Wednesday 30 March 2016

Lee: Poverty of Post Keynesian Price Theory.

"In the end, it all comes down to the theory of value". David Ruccio.

The late Prof. Frederic (Fred) S. Lee, it seems, did not mince words. That's an admirable quality, particularly when the targets of one's words are our colleagues.

His 1998 book "Post Keynesian Price Theory" (Cambridge University Press) opens with a highly critical review of what passes for a post Keynesian price theory (this post's title borrows from a subtitle in that book's Introduction).

Lee closes the first section of the Introduction with these electrifying words:
"Post Keynesian price theory has no real existence beyond the idiosyncratic writings of various Post Keynesian economists, its various renditions are theoretically incompatible to a lesser or greater degree, and it has not been entirely freed from neoclassical concepts and terminology. My objective in this book is to move Post Keynesian analysis forward towards a more comprehensive, coherent, realistic - and, indeed, believable - non-neoclassical theory of prices by setting out its non neoclassical pricing foundation by developing an empirically grounded pricing model". (p. 3)

Friday 25 March 2016

Einstein on the Philosophy of Science.

Albert Einstein quoted by Prof. Don A. Howard in "Albert Einstein as a Philosopher of Science":
"In a 1936 article entitled 'Physics and Reality,' he [i.e. Einstein] explained why the physicist cannot simply defer to the philosopher but must be a philosopher himself:
'It has often been said, and certainly not without justification, that the man of science is a poor philosopher. Why then should it not be the right thing for the physicist to let the philosopher do the philosophizing? Such might indeed be the right thing to do at a time when the physicist believes he has at his disposal a rigid system of fundamental concepts and fundamental laws which are so well established that waves of doubt can’t reach them; but it cannot be right at a time when the very foundations of physics itself have become problematic as they are now. At a time like the present, when experience forces us to seek a newer and more solid foundation, the physicist cannot simply surrender to the philosopher the critical contemplation of theoretical foundations; for he himself knows best and feels more surely where the shoe pinches. In looking for a new foundation, he must try to make clear in his own mind just how far the concepts which he uses are justified, and are necessities'."

Monday 21 March 2016

Keynes' Gravitational Waves?

"Einstein actually did for Physics what Mr. Keynes believes himself to have done for Economics." (A.C. Pigou)

Last week's Question and Answer show (Monday, March 13), broadcast by ABC and hosted by Tony Jones, featured a panel of five scientific guests, including Brian Greene -- yes, that Prof. Greene -- answering audience questions.

The first question was:
"What does the detection of gravitational waves actually mean for those of us who aren't so scientifically minded, and what repercussions does it hold for everyone?"

Friday 18 March 2016

Conservative Panic.

(source: h/t David Ruccio)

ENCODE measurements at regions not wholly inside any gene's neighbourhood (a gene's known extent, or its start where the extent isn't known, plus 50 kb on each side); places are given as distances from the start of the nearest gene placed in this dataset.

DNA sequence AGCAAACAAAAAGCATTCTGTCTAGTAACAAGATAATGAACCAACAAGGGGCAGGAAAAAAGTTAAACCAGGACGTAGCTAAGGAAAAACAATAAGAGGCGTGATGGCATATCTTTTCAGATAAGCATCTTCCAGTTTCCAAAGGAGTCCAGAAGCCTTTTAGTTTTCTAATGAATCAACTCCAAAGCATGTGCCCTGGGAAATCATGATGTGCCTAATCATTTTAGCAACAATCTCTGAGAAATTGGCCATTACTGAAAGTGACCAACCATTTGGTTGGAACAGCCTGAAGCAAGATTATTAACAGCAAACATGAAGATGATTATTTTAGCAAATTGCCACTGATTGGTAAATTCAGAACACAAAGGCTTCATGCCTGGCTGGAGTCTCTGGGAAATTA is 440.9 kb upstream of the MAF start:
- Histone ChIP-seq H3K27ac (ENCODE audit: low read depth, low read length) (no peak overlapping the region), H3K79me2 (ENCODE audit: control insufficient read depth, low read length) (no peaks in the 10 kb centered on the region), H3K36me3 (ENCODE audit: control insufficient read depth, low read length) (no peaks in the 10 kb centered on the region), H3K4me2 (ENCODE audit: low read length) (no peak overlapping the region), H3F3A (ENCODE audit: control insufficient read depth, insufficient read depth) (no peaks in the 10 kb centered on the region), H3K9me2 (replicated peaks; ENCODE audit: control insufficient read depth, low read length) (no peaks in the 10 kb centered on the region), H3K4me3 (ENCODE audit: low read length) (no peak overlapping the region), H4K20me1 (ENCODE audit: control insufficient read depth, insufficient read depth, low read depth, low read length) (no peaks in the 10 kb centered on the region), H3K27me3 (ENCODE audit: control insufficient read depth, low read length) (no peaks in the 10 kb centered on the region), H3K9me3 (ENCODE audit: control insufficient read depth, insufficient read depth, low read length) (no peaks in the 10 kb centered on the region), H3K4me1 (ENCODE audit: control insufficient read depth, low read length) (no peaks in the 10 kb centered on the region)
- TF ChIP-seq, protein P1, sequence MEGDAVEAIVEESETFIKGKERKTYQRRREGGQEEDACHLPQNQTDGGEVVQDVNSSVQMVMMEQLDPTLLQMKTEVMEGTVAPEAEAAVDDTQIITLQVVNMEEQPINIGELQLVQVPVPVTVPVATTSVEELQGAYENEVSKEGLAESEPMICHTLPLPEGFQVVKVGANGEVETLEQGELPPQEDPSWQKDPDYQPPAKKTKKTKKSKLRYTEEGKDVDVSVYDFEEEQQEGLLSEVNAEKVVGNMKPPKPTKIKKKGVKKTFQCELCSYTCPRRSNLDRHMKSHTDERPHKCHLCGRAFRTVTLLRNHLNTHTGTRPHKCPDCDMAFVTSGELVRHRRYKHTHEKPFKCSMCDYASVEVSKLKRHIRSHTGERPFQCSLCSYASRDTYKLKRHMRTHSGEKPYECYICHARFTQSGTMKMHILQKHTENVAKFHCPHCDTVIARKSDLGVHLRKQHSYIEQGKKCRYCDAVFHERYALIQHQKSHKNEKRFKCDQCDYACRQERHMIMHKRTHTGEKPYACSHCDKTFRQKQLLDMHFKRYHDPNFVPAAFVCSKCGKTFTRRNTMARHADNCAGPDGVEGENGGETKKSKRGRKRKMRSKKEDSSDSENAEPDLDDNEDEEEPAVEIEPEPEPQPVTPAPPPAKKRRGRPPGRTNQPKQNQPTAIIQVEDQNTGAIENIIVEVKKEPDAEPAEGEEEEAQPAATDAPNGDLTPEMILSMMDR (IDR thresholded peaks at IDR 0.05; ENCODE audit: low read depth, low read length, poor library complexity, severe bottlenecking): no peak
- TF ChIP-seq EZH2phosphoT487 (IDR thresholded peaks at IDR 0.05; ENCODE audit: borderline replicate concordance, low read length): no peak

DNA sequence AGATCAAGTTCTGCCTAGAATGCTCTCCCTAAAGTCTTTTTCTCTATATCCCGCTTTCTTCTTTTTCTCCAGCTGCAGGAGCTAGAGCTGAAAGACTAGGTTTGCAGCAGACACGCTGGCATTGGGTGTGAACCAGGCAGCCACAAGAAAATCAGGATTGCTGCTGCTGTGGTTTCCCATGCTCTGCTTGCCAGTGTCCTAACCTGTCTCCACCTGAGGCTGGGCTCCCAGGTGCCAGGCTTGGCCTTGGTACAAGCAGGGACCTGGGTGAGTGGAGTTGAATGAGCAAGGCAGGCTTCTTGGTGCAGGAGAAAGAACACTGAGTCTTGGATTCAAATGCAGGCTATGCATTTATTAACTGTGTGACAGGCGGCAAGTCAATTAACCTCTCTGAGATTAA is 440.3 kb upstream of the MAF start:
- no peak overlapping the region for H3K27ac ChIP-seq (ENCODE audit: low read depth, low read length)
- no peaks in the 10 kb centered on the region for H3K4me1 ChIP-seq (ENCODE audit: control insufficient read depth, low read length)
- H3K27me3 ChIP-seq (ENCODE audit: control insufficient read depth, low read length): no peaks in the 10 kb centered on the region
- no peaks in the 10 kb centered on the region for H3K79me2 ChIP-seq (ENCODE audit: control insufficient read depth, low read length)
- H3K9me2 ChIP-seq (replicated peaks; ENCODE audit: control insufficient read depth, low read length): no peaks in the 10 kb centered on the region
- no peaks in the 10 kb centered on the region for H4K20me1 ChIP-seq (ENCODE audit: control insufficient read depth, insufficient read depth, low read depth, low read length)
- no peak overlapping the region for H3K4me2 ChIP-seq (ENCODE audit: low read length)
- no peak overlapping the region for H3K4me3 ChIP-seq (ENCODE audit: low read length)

Some weeks ago ("Liberal Panic", Jan 31) I commented on Glenn Greenwald's denouncing a then starting backlash against the Bernie Sanders nomination in the U.S. and how it would parallel the equally hysterical tantrums against Jeremy Corbyn in the U.K.

Greenwald was right on much, although time shows he did miss two important things.

Wednesday 16 March 2016

Blaug & Weintraub: Keynesian Historiography.

(from part i)

Next Blaug examines the question "what did Keynes mean?"

After noting that Skidelsky, Moggridge and Don Patinkin all agree "on the central message of Keynesian economics" Blaug reminds us that Keynesians disagree on many things.

Saturday 12 March 2016

Blaug: Keynesian Biographies.

Reviews, whether of fiction or non-fiction, almost by necessity are more boring than the work reviewed. Take a film: whether it was good or not, directors had at their disposal all the resources of a studio. Reviewers have their written words, only.

Based on that, one could expect less from Mark Blaug's 1994 12-page long joint review of Donald E. Moggridge's "Maynard Keynes: An Economist's Biography" and Robert Skidelsky's "John Maynard Keynes" (volumes 1 and 2): the two leading academic biographies of Keynes.

Without being a thriller, Blaug's review is anything but boring.

Tuesday 8 March 2016

Baumol: Marx and the Iron Law of Wages.

"I find few things as discouraging as the persistent attribution of positions to a writer whose works contain repeated, categorical, indeed emotional, denunciations of those views. Marx's views on wages are a prime example. Both vulgar Marxists and vulgar opponents of Marx have propounded two associated myths: that he believed wages under capitalism are inevitably driven near some physical subsistence level, and that he considered this to constitute robbery of the workers and a major evil of capitalism. Yet Marx and Engels tell us again and again, sometimes in most intemperate language, that these views are the very opposite of theirs. These observations, incidentally, are hardly new discoveries. Thus, for example, Roman Rosdolsky (1977, p. 287 ff.) disposes of the subsistence wage allegation and Robert Tucker (1969, ch. 3), and Allen Wood (1972) cover Marx's view on the morality of capitalist distribution very effectively." (Emphasis mine)